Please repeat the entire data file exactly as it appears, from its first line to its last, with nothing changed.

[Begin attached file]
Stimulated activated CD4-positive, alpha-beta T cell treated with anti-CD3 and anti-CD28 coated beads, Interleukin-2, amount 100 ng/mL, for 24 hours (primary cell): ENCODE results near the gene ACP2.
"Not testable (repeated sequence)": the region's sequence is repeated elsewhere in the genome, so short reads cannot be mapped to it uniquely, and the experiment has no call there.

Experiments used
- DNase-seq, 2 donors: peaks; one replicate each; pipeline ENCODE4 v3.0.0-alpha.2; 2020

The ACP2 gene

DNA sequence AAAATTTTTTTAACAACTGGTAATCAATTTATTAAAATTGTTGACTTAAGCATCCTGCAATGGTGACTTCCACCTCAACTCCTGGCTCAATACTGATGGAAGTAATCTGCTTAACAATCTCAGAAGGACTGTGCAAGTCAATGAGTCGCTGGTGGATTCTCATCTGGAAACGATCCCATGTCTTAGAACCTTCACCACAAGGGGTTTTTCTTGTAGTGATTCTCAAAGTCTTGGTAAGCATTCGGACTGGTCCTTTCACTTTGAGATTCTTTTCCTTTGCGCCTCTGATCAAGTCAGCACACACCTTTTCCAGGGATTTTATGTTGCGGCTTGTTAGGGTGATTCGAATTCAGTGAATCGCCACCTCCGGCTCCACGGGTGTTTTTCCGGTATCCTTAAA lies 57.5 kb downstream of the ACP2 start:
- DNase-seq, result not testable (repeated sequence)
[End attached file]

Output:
Stimulated activated CD4-positive, alpha-beta T cell treated with anti-CD3 and anti-CD28 coated beads, Interleukin-2, amount 100 ng/mL, for 24 hours (primary cell): ENCODE results near the gene ACP2.
"Not testable (repeated sequence)": the region's sequence is repeated elsewhere in the genome, so short reads cannot be mapped to it uniquely, and the experiment has no call there.

Experiments used
- DNase-seq, 2 donors: peaks; one replicate each; pipeline ENCODE4 v3.0.0-alpha.2; 2020

The ACP2 gene

DNA sequence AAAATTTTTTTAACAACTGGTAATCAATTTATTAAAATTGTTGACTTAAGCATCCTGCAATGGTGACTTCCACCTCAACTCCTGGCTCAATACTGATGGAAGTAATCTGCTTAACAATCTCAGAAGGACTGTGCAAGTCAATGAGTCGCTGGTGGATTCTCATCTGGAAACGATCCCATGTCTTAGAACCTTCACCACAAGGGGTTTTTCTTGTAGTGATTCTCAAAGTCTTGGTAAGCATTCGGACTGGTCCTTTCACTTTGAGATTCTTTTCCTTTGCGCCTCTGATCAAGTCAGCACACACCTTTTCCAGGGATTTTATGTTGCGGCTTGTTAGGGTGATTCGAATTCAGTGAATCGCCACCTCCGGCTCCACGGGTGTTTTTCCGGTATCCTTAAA lies 57.5 kb downstream of the ACP2 start:
- DNase-seq, result not testable (repeated sequence)